It’s a warm, mid-August Thursday as I write, while the second-to-last of our Grill Fests takes place at street level in Mt. Airy. Families are outside enjoying an easy dinner and listening to a guitar duo playing oldies. Neighbors are hanging out. All in all, it’s a chill scene.
Hopefully, none of those gathered are thinking about the shootings that plagued El Paso, TX and Dayton, OH earlier in the month. Maybe even the police shooting and standoff in the Tioga section of the city the night before seems far away.
They’re enjoying a peaceful evening outdoors, as they should — as everyone should. No one should have to dive for cover while doing their shopping, sitting on their stoop, or attending a religious service. No matter where you stand on the gun debate, I think we can agree on that much.
We spend a lot of column space in the Shuttle on environmental scourges and dangers, and rightly so. But gun violence in this country is another scourge that degrades our environment. Webster’s first definition of “environment” is “the circumstances, objects or conditions by which one is surrounded.” Our nation’s conditions and circumstances with regard to gun violence vary from place to place and incident to incident. But the undercurrent of dread is never far away. That has to change for the sake of our society.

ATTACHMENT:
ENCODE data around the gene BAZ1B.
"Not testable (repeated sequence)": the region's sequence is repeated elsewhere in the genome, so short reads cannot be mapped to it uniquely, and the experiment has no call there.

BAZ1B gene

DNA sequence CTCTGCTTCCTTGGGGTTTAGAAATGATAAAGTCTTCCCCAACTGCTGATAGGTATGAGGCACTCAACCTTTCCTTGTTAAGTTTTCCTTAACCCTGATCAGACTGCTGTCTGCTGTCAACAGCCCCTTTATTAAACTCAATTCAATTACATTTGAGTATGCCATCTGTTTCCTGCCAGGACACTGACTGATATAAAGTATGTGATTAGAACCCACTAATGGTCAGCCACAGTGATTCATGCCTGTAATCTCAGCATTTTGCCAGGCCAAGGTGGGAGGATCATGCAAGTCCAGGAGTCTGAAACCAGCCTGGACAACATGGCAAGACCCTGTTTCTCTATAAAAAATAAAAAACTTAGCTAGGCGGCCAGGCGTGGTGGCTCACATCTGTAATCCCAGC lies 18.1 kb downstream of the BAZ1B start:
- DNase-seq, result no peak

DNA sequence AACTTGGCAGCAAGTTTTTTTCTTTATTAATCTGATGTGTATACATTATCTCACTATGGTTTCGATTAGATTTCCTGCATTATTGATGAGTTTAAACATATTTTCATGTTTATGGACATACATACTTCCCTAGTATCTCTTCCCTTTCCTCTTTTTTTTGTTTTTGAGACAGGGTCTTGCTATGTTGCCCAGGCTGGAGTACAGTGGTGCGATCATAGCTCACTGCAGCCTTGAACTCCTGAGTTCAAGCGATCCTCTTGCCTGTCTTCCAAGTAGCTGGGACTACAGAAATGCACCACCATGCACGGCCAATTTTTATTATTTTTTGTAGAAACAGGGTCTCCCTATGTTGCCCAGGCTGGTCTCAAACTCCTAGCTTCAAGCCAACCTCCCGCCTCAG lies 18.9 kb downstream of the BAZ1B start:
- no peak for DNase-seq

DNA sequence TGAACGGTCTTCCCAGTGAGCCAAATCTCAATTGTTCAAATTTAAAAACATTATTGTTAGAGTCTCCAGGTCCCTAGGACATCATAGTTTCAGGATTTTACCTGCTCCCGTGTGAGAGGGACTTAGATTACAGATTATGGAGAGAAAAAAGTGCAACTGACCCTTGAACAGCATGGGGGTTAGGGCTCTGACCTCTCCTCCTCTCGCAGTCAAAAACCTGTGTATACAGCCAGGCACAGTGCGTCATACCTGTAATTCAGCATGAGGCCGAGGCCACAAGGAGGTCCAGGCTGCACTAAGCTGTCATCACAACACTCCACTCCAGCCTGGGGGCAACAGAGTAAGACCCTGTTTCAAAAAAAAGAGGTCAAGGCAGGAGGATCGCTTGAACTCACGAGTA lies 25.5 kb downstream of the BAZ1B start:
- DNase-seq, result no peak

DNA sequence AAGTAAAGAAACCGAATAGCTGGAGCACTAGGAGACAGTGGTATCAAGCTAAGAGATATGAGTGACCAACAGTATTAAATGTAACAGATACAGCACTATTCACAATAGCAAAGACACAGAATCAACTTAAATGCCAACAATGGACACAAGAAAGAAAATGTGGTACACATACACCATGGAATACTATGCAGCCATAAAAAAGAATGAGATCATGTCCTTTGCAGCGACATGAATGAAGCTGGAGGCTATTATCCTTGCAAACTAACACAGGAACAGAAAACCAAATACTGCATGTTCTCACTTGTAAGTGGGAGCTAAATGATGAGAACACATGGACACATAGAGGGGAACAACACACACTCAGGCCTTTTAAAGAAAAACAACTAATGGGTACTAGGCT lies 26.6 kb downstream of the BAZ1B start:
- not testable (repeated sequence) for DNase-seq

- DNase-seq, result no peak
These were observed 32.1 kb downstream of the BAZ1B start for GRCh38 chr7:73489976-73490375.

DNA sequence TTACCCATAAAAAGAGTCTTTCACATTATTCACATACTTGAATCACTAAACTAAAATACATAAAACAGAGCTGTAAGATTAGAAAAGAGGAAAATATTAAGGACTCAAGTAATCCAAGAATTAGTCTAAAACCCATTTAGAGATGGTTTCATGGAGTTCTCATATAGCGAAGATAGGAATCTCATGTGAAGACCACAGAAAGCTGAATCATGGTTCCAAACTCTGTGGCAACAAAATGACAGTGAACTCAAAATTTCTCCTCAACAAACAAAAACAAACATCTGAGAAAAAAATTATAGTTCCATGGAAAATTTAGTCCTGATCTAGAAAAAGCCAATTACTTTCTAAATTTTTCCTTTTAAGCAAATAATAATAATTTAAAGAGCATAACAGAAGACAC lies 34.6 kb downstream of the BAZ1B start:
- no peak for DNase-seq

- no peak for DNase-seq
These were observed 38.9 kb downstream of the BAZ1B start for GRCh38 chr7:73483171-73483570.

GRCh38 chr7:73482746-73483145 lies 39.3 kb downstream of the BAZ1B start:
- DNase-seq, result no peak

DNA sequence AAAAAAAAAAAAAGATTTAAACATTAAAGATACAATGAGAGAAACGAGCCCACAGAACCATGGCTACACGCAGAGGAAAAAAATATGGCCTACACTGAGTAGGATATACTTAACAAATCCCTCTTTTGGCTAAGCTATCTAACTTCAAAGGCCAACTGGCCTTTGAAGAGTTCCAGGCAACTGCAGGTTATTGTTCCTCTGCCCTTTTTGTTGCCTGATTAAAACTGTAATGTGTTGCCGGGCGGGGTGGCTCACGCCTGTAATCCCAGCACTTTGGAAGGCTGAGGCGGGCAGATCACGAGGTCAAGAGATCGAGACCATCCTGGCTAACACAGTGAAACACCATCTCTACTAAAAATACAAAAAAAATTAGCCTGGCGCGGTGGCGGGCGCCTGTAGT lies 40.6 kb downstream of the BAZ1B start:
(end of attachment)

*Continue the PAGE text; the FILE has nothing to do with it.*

“This is not a Democratic or Republican issue,” David Hogg, a survivor of the 2018 Marjory Stoneman Douglas High School shooting in Parkland, FL, said in a recent interview with Mother Jones. “This is an American issue that we have to work to solve together.”
The Parkland survivors continue to do their part: Late last month, they unveiled a gun control platform that would ban assault-style weapons, raise the minimum age for buying firearms, create a national gun registry, and require gun owners to pay for new licenses every year. Each proposal will likely be met with opposition from the gun lobby, and yet, they soldier on.
We would do well to follow their example.